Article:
Whittle Flanagan, 1747-c1832

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What follows is the research performed by Dr Edward Latané Flanagan, which was donated to the Virginia Historical Society (now the Virginia Museum of History and Culture), Richmond, Virginia. Commentary – in bold italic – includes additions, clarifications and corrections resulting from new research. Footnotes in Dr Flanagan’s manuscript were letters inside parenthesis – example: “(a)”; these have been replaced with numbered footnotes in superscript. Clicking on the footnotes will take the reader to the cited documents available online, whenever possible.

Whittle Flanagan (Flannagan) b. 1749 d. ? (c1832) 

The Bible records, the name of Whittle Flanagan spelled with one n in the surname in one entry and with two n’s in another. The subsequent generations apparently preferred the abbreviated spelling and dropped one n. Whittle was born 18 November 1749. This is the only recorded birthdate of James Flanagan’s four children – three boys and one girl – that the writer has been able to find. In the available records, the order of the names of the boys, when all were mentioned, is Ambrose, Whittle and James, generally indicating order of birth. The father of Whittle died between June 1 and June 20, 1752, as indicated by his will recorded in Louisa County. This would indicate that Whittle was just a little more than two and one-half years old when his father died. Whittle was probably born in Louisa County as this appears to have been the home of his father all of his life.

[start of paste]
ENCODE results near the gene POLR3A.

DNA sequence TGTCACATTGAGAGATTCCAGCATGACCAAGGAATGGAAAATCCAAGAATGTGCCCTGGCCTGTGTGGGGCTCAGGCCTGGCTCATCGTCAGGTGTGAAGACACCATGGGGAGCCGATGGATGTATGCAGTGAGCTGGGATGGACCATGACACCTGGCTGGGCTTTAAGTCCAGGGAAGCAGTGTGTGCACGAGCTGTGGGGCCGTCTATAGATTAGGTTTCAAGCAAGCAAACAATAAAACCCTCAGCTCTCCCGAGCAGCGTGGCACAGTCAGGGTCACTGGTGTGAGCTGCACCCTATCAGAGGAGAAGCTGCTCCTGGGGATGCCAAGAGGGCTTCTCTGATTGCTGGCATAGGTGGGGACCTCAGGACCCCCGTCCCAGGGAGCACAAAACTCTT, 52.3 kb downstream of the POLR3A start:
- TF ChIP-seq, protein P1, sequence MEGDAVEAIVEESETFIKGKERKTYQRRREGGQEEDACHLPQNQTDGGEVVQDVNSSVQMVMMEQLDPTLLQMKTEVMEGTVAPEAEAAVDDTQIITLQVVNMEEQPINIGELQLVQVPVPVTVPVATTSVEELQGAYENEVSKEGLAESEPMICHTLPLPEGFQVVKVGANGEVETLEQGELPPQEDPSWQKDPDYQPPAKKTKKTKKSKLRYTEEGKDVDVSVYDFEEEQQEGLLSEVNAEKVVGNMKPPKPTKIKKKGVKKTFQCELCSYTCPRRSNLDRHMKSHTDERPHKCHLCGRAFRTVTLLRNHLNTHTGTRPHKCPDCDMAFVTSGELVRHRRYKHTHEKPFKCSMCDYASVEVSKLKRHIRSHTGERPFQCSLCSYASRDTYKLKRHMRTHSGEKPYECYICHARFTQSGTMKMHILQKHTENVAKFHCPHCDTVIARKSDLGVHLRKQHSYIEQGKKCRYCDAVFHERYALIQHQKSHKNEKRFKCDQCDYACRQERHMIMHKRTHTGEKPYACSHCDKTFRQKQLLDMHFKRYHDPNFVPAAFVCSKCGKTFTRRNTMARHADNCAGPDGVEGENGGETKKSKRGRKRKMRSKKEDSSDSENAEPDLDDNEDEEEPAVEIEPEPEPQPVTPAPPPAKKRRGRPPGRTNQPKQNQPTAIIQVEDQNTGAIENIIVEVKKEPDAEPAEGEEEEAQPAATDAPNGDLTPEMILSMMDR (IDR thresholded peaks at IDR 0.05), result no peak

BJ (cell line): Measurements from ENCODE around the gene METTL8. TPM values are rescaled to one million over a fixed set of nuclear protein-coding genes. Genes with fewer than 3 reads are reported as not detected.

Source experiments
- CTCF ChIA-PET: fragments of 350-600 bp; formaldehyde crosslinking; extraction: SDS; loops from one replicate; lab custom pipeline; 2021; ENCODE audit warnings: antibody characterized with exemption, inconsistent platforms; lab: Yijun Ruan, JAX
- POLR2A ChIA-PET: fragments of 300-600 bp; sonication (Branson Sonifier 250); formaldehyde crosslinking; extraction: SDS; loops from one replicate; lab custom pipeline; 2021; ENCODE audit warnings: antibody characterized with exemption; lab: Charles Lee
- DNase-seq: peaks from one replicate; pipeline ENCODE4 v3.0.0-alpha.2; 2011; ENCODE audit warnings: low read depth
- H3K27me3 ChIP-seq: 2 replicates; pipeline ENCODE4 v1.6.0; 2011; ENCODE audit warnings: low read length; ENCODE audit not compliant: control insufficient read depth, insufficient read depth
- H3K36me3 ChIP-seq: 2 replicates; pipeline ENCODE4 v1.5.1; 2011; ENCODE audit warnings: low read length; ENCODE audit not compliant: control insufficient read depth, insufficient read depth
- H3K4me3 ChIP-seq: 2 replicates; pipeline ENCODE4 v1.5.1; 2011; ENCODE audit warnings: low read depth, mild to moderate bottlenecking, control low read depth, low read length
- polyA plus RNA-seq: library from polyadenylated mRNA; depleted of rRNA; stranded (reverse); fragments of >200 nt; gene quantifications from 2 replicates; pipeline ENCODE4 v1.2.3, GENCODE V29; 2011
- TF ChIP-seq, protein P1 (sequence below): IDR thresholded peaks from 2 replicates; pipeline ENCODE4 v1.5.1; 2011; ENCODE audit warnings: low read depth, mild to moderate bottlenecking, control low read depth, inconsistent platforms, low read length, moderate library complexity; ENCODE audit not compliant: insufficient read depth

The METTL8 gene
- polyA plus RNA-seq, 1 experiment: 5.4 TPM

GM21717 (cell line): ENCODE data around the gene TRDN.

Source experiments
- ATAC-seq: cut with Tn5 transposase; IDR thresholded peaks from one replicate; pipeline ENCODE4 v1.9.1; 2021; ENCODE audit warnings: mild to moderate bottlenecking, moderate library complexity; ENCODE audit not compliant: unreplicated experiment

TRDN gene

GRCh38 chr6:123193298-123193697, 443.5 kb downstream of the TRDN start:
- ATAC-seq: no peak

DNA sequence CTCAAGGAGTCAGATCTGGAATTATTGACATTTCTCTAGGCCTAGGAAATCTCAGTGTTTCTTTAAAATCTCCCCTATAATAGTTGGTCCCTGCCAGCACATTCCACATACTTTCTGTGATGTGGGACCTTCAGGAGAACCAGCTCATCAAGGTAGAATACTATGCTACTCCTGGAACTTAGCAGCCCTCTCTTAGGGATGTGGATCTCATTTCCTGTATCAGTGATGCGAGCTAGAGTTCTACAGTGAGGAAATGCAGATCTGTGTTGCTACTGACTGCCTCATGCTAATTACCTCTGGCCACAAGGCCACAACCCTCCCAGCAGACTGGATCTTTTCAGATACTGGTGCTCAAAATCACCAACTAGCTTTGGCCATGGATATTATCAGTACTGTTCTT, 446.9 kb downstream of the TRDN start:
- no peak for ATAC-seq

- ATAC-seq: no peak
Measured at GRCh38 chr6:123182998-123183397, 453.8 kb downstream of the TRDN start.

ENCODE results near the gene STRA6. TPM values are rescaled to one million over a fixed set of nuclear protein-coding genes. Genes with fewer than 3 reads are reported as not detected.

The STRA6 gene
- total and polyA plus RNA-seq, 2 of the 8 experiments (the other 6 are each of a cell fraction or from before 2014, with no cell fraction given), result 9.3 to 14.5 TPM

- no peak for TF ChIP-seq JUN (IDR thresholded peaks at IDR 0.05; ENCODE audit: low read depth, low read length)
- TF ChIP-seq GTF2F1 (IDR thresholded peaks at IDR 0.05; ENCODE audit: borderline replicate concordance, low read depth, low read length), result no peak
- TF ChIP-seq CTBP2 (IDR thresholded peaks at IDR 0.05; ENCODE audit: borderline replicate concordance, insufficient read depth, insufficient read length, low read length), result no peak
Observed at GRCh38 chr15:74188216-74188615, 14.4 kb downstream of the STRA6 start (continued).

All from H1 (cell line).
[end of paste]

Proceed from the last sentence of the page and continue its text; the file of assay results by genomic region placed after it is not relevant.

The records show that all three of these brothers—Ambrose, Whittle and James Junior—had early interest in Albemarle County. The first account of Whittle being in Albemarle is the purchase of the dower interest of Sarah Whittle, his grandmother, consisting of 112 acres of land in Louisa County1 (a) on Hudson’s Creek for 100 pounds of current money, and the deed of conveyance states that Sarah and Whittle were of Albemarle County. Whittle’s name does not appear on the land books of Albemarle County until 1810. The first land book of Louisa County, 1782, records 60 acres of land in the name of Whittle Flanagan but does not indicate how he obtained it and the writer has not found any record of it on the deed books of Louisa County.